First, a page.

A decision on the future of the NHS funded homeopathy service in the area is due to be taken next week.
Bristol, North Somerset and South Gloucestershire CCG is currently the only CCG in England routinely funding homeopathy.
Our Governing Body is set to consider a report at its public meeting on Tuesday 7 August, which recommends NHS funded homeopathy would only be available in exceptional circumstances.
If approved, the Individual Funding Request Panel would need a clinician to set out why the patient is clinically exceptional.
Peter Brindle, Medical Director for Clinical Effectiveness at Bristol, North Somerset and South Gloucestershire CCG said:
“In putting the report together, staff and clinicians from across the CCG have closely examined the full range of clinical evidence available from both sides of the debate, consulted with local people, clinicians, patient groups and providers of homeopathic treatments and looked at national guidance."
It is estimated that the number of patients receiving NHS funded homeopathic consultations in the area is around 40 per year and costs £109,476. This equates to around a further 22 hip replacements or 170 cataract operations.
The report says that we are striving to become an evidence-informed organisation as we need to make the best use of all resources to offer treatment and care to the widest and largest range of people.
We need to make savings of £37m in this financial year as part of a long term strategy to get health and care spending under control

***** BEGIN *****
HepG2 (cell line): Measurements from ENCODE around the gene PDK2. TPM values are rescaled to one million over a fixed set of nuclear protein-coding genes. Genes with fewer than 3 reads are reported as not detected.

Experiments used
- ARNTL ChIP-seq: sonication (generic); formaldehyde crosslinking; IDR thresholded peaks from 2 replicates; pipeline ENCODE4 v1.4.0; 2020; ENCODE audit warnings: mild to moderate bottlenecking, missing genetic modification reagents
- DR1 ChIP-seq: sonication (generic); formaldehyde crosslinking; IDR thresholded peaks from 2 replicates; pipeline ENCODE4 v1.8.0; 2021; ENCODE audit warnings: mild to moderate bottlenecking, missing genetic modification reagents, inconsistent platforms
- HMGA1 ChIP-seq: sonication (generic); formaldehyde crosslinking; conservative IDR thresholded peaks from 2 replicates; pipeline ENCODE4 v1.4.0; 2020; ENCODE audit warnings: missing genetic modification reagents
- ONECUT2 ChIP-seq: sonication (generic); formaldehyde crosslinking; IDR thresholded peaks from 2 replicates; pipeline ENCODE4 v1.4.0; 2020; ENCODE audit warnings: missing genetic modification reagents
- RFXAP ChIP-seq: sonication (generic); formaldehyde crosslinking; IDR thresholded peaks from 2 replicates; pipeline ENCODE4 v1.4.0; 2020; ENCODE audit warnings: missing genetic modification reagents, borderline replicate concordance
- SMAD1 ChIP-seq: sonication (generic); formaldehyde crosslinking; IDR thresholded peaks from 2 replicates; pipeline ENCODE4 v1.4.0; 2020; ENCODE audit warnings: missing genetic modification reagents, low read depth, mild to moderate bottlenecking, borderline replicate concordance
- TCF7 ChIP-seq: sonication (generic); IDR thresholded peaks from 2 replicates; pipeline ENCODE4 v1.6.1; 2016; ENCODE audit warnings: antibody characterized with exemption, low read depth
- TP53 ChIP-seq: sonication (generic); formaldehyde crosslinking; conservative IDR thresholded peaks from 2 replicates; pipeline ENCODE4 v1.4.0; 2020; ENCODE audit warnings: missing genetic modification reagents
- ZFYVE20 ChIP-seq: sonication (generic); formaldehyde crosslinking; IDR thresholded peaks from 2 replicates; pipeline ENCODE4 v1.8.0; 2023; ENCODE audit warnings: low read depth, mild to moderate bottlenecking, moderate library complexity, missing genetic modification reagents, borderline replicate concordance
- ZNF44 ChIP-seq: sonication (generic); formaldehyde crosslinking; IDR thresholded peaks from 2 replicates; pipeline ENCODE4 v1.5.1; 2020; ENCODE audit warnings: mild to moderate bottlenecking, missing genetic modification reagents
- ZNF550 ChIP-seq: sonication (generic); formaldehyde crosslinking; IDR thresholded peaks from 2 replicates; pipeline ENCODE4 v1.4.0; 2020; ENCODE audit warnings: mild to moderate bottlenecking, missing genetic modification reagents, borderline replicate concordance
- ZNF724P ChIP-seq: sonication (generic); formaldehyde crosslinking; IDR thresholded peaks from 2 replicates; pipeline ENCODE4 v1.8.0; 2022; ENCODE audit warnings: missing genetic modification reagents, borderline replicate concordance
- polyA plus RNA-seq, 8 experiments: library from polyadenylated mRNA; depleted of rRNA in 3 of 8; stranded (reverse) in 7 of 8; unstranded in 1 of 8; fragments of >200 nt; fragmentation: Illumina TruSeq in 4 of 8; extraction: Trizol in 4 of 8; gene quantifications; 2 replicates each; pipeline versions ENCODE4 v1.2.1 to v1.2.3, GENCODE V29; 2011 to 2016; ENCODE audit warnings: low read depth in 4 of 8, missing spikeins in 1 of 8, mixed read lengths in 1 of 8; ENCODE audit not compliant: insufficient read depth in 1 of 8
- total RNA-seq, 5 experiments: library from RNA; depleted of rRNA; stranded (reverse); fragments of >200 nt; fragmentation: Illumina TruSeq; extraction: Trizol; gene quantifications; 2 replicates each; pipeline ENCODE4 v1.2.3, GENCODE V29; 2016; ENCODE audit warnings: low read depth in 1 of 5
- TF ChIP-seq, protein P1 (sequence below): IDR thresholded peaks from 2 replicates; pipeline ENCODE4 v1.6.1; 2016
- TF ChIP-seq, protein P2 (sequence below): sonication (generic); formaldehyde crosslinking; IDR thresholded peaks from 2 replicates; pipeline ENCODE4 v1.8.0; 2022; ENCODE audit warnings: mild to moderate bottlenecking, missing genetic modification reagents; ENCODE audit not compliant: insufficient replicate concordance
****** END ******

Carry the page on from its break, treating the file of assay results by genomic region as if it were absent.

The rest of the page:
Homeopathy is one of several services that have been reviewed including over the counter medicines, breast reconstruction after cancer, cosmetic surgery, liver disease and sleep apnoea.
The issue of NHS funded homeopathy treatments in the area has been under consideration since last summer when over 2,000 people responded to a consultation exercise.
Half of those who responded were from outside Bristol, North Somerset and South Gloucestershire but over 75% of local people agreed that homeopathy on the NHS should be decommissioned.
At the time, our governing body decided to defer a decision until 2018 to allow more engagement with the service provider and local service users and to allow evidence from an NHS review and national consultation to be considered.
Three options were consulted upon during early 2018. These were to continue to provide NHS funded homeopathy under the current ‘prior approval’ policy, to amend the current policy and provide homeopathy in a more targeted manner or to make it available only in exceptional circumstances.
Feedback from this second consultation exercise showed there were similar levels of support for the continuation of the current policy and the option to make it available only in exceptional circumstances.
The National Institute for Health and Care Excellence does not recommend using homeopathy for any clinical condition.